Nuaulu contains no adjectives, but nouns and verbs are used to replace their function. In most cases, these are nouns as opposed to verbs. The "adjectives" do not have other special properties other than being descriptive; they act the same as other nouns/verbs.
Nuaulu follows the standard transitive and intransitive verb forms, with addition to stative verbs. Verbs in Nuaulu are also subject to inflection. The inflection occurs depending on involvement and amount.
|Third Person||with Person||i-||o-|
Note that the first person exclusive plural proclitic and the second person singular proclitic are the same. This proclitic, along with the other proclitics being shared between two points of views, can be used to represent one point of view or the other. The point of view the proclitic is portraying is distinguished only based on the usage of the word in relation to the whole sentence.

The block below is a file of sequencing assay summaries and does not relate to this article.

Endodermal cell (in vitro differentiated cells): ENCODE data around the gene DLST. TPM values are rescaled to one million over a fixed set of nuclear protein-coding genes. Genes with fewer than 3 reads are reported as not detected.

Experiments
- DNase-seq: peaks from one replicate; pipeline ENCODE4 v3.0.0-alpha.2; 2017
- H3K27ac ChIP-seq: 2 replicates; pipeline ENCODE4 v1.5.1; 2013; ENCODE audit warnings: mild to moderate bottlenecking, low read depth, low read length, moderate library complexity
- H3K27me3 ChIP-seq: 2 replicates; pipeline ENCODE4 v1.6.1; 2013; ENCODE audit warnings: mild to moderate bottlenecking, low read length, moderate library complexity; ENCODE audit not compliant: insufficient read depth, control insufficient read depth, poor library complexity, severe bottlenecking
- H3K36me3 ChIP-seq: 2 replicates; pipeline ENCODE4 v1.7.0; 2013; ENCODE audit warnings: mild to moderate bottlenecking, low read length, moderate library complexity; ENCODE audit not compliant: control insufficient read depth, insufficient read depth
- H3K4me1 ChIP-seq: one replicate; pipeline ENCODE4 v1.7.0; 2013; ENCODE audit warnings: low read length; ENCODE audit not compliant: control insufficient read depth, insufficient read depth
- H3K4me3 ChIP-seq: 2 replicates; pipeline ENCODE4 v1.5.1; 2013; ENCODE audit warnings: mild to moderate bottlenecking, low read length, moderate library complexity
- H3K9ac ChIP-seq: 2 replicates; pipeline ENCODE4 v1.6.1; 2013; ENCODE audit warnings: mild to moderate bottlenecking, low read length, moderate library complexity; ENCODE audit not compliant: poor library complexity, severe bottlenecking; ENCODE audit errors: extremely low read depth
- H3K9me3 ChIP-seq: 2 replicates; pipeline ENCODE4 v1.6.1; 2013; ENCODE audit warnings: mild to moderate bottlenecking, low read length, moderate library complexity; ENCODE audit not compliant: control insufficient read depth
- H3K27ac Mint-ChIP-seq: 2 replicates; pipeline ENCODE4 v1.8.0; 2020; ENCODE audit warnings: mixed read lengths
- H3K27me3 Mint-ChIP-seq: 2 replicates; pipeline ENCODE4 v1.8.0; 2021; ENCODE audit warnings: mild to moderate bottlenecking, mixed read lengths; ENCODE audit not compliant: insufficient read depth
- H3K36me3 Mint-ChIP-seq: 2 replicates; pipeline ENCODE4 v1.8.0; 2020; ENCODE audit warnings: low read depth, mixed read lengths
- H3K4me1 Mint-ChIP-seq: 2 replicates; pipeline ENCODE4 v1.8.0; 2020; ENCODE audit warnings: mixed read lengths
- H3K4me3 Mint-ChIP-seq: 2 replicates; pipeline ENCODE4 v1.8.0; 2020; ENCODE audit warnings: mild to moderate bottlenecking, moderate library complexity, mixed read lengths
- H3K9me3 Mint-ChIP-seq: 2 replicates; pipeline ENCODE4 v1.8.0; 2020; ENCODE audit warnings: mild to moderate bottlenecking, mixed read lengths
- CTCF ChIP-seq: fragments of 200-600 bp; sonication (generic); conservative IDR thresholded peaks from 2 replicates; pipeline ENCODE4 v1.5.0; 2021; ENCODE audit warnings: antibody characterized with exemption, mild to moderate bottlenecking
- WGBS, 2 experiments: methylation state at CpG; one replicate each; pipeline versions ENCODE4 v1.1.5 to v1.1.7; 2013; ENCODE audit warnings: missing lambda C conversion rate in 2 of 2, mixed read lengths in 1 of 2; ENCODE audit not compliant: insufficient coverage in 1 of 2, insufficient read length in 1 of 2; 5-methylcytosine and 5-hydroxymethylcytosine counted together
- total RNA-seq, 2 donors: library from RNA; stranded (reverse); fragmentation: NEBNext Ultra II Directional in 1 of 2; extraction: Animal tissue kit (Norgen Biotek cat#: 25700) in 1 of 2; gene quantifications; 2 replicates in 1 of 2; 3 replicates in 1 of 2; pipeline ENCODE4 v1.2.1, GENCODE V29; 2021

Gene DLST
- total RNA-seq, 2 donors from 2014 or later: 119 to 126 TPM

|Third Person||with Person||-(k)i||-so|
The affixes and clitics of a base verb can determine the use and syntax of the verb.
Nuaulu makes use of reduplication. In verbs, reduplication is used to emphasize the verb, sometimes even providing enough descriptive strength to act as an adjective. There are two classes of reduplication. Normally used in a CVCV verb syllable structure, the first class reduplicates the verb. The second reduplication class will reduplicate part of a verb root, or its prefix.